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Pacific Island Nations to Cooperate on Bird Flu, Terrorism and Regional Economic Problems


Leaders of 16 South Pacific countries, led by Australia and New Zealand, have agreed to pool resources to boost regional economic development, and to combat the threats of bird flu and terrorism. The agreement came at the 36th annual Pacific Forum, held in Papua New Guinea.

The so-called "Pacific Plan" seeks to increase co-operation between the disparate group of island nations in areas such as trade, aviation, health and security over the next decade.

Contemporary concerns about terrorism and bird flu were high on the agenda. Australia has pledged $6 million to tackle possible outbreaks of bird flu in the region.

Papua New Guinea shares a border with Indonesia, where four people have died of the disease, and there are concerns that an outbreak in PNG could easily spread to Australia, which, in places, is just a short boat ride south.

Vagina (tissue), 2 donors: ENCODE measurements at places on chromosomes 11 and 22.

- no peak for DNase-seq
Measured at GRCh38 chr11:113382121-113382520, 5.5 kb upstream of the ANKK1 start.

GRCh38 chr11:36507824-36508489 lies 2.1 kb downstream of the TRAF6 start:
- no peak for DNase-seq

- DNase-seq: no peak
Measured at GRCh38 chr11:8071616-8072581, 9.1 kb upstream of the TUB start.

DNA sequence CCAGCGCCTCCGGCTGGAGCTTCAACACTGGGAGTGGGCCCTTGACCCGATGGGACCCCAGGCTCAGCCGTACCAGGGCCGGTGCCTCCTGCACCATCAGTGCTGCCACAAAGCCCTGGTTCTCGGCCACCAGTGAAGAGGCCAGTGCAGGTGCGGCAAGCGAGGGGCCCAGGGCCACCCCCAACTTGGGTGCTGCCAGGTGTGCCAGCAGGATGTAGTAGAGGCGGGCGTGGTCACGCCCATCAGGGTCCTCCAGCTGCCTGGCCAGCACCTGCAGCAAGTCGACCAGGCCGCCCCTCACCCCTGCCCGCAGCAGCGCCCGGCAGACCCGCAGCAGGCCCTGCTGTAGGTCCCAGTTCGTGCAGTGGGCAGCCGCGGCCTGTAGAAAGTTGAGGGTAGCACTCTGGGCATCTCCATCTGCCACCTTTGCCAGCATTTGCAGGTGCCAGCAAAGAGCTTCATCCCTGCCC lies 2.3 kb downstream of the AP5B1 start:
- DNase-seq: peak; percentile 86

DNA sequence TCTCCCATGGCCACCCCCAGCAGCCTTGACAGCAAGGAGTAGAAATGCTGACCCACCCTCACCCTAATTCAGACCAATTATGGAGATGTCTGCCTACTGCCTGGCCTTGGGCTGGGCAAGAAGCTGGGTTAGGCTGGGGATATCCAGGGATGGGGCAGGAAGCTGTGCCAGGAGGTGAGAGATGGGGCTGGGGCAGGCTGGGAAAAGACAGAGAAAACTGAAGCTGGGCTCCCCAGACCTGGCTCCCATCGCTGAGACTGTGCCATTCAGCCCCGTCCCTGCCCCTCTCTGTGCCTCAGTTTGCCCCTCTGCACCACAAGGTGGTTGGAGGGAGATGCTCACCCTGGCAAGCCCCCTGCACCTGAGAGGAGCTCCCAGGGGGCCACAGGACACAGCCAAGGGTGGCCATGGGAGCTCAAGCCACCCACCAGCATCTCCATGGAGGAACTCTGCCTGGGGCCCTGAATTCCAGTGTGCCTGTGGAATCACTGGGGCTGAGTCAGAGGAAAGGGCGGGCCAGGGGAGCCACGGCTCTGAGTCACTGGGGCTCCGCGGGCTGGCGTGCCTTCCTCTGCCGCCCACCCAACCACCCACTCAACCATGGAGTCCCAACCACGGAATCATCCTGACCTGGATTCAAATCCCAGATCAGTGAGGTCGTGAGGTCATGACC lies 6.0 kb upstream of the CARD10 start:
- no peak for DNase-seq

Australia has also long feared that instability on its doorstep could provide opportunities for extremists. The leaders of the Forum nations have conceded that their region remains vulnerable to organized criminal gangs and terrorist organizations.

In recent years Canberra has sent troops and police officers to help restore law and order in the Solomon Islands and Papua New Guinea.

This annual summit did have its disagreements. The smaller states asked Australia and New Zealand to accept seasonal workers from the islands. Australia flatly rejected the request. New Zealand said it was worried about islanders overstaying their visas.

Australia replied that setting up a regional technical college would be an effective way to address problems of unemployment in the region. Australian Prime Minister John Howard told his fellow leaders such a college would raise trade skills across the board.

"It will bring to the Pacific Islands the availability of Australian trade qualifications, which will not only be valuable of course in Australia but will be valuable all around the world,"

The Forum's 16 countries range in size from Australia, with a population of 20 million people, to tiny Niue, which has fewer than 2,000. The nations are spread over 30 million square kilometers of ocean, and their citizens speak more than 1,000 languages.

Many are beset by high levels of unemployment and deep-seated political corruption, which has stifled development. One aim of the new Pacific Plan is to move towards a common market for the region, with the developed economies of Australia and New Zealand serving as anchors.

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